Pippa Sterk finds common ground through the shared memories of searching for queer representation on the telly.
The creation of Queer Treatment started with a series of workshops. In November 2020, roughly a dozen people (including myself) gathered over Zoom, most of us had never met each other before. The workshop started with a discussion, facilitated by artist Amy Pennington, around how media representation has influenced our own queer identities.
We were encouraged to talk about our favourite TV programmes growing up, which characters we related to most, and which films had given us that first inkling that we might not be straight.
These conversations were then collated into a pitch for a show as we would like to see it: all the exciting, and refreshing bits of queer representation, without the overtones of bigotry or oppression.
It felt odd at first, sharing childhood memories with people that I didn’t really know, and who were sometimes twice (maybe three times?) my age. Surely they would have no idea what I was talking about, we would have nothing in common, no shared points of reference. However, it didn’t matter that we didn’t all have the same memories of consuming media. In fact, what stood out is how similar our interests were despite our different choices of TV shows or characters.
Most of the characters we identified with were outsiders in some way - the tomboyish girl, the feminine boy, villains, monsters, characters that are half-animal or part-robot, characters where we’re not sure what they are, just that they aren’t abiding by any definition that society sets. This just goes to show that seeing our queerness reflected, goes further than the characters that are ‘like us’ on the surface. We can identify with characters simply because they can show us a different way of existing. Characters can be fascinating exactly because they are so unlike us, because they stray far away from what we recognise as ‘normal’ or as human.
This mix between the normal and the abnormal, the real and the fake was not just apparent from the discussions, but also from the short film that Amy created as a result of the workshops.
Queer Treatment is part auto-biography, part animation, part stock/archive footage, and part transcripts of our discussions. While the stock footage and the quotes from the workshops ground the film in a historical and social reality, the animation works to fill in the gaps of our imagination, and visually connects one person’s story to another. Across screens, we are invited to share in Amy’s own recounting of growing up queer and searching for representation in popular culture.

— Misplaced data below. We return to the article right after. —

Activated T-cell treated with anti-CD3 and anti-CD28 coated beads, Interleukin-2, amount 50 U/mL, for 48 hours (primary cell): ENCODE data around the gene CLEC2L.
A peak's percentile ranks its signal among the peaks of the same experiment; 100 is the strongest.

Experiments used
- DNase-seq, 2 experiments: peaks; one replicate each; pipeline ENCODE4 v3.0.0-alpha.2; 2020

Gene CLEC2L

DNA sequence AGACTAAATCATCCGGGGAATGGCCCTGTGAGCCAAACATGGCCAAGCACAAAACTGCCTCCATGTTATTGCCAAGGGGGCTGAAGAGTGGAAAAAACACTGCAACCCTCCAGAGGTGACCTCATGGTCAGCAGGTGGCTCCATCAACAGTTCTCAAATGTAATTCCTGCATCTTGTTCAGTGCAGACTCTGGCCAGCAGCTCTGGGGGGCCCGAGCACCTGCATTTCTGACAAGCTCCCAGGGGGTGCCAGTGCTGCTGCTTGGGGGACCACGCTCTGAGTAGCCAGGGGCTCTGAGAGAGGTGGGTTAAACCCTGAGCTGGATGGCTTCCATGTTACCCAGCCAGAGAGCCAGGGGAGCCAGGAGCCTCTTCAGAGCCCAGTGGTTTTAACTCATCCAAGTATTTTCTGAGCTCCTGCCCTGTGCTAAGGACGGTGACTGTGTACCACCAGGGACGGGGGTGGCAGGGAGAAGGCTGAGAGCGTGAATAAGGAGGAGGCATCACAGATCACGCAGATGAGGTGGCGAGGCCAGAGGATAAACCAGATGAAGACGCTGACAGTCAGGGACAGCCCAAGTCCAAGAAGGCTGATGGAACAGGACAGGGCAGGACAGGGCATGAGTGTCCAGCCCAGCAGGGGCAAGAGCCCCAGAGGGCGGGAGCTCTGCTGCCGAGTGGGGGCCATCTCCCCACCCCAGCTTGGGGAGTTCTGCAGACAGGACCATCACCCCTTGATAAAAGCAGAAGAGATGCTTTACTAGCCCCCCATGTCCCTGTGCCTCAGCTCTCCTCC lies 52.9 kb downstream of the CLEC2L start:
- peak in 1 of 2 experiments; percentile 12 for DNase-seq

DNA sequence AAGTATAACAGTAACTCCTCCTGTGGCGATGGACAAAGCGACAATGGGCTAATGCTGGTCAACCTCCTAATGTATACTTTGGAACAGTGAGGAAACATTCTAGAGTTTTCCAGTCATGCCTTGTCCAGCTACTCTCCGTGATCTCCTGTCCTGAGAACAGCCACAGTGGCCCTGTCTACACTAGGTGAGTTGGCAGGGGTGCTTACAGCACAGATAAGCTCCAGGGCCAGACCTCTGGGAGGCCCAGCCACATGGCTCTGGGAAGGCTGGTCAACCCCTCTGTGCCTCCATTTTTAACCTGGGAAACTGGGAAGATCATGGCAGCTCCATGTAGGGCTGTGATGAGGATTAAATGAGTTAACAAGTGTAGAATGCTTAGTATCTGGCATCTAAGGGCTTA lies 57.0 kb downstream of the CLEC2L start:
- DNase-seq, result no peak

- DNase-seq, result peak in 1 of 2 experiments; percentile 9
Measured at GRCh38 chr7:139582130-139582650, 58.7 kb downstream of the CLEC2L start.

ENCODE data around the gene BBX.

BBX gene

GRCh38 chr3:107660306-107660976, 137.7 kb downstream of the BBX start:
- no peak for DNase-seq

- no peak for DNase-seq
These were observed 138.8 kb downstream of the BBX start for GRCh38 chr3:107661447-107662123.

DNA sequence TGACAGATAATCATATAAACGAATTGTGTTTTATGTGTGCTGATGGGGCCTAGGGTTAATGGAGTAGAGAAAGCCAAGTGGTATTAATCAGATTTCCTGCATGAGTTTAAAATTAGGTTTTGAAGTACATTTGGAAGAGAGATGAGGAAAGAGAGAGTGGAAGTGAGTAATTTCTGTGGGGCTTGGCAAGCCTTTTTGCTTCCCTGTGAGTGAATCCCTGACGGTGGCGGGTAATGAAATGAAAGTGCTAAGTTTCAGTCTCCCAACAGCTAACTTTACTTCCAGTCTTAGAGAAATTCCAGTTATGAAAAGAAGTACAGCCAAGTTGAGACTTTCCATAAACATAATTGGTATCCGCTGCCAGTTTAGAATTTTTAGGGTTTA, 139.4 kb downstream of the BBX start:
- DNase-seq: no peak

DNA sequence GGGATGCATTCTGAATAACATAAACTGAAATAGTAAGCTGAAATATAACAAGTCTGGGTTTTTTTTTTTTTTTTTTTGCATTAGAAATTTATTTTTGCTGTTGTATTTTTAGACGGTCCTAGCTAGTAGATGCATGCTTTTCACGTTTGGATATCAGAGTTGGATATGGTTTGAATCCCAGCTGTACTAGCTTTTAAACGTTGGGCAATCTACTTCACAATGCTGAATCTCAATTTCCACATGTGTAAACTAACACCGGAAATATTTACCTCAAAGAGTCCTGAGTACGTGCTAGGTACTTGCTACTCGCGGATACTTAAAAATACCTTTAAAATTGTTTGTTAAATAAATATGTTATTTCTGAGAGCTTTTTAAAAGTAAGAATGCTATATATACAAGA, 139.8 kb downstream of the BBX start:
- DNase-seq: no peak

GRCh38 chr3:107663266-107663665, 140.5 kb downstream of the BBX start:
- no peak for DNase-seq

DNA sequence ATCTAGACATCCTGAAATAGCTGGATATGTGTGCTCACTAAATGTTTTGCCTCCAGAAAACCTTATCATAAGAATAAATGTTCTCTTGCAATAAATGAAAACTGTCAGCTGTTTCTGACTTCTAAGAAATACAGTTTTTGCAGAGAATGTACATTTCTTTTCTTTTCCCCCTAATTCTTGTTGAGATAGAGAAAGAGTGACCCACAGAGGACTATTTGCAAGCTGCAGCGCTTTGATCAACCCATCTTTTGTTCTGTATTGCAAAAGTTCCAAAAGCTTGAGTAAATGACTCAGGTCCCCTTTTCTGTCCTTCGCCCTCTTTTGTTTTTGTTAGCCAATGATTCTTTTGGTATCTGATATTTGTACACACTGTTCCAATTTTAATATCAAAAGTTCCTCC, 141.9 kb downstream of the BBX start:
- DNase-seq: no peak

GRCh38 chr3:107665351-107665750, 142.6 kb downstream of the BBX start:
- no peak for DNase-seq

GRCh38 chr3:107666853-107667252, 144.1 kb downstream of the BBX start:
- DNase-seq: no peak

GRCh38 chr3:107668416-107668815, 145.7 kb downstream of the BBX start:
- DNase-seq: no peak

On the topic of animation and cartoons, Amy says the following: ”We are really drawn to them, because they’re weird and they’re queer. Somebody’s got a high voice, somebody’s got hairy armpits. As queer people you are yourself maybe a mix of genders, or a mix of different things, and you really see that in the cartoons. Sometimes it’s more subconscious, you’re just drawn to it. And then maybe as adults we don’t really get the chance to go back and think about it, because we’re adults and we shouldn’t be watching cartoons.”
The film doesn't just encourage us to go back and discuss our favourite childhood obsessions, but also asks to value them as formative moments in our lives.
The film also considers how online spaces can provide these formative sources of representation for a younger generation. TikTok is hailed as a platform where young queer people can share their authentic experiences, and the online multiplayer Overwatch is praised for a fan culture that was quick to embrace the confirmation of a character’s gayness. The internet can be a democratising place, not just in terms of the representation we can take from it, but also in how much of ourselves we can give to it: these workshops and the short film would not have been possible if it hadn’t been for Zoom technology.
Having parts of our discussions interwoven into the film has been immensely exciting - a tangible and collaboratively-created testament to everyone who was at the workshops. It’s easy to criticise or just state your opinion, simply talk about your favourite shows, but actually feeling like you have had a tiny part in making something as unique as this short film, has a much more nurturing effect. It makes you imagine all the possibilities, and how much we would have missed if even one person had not shown up to the workshop, how many more ideas are just bubbling beneath the surface.
Altogether, Queer Treatment sits in the space where community-building, art, discussion, and memory intertwine.
About their aim for the short film, Amy notes: “I think that it can be scary when you’re growing up, and you can’t see yourself in anything. The things that the film talks about might be really outdated now for other people, but it’s that feeling of grabbing at things, and there are other people out there doing that too. And even when you see yourself in things that are not quite right, that don’t reflect your experience, you can start piecing these little things together eventually, and you find other people. What I wanted to convey for queer people growing up is, basically, ‘it’s gonna be OK’.”
Queer Treatment is partially a testament to the formative experiences that we carry with us as our own personal archive. However, on top of this, it also dares to reimagine these experiences as interconnected, unfinished, open to future adaptation. In this reimagining, Queer Treatment creates a conversational and communal archive. This new archive consists not just of untouchable, historic footage that connects us to our past, but of continuous re-interpretation that looks optimistically and playfully towards the future.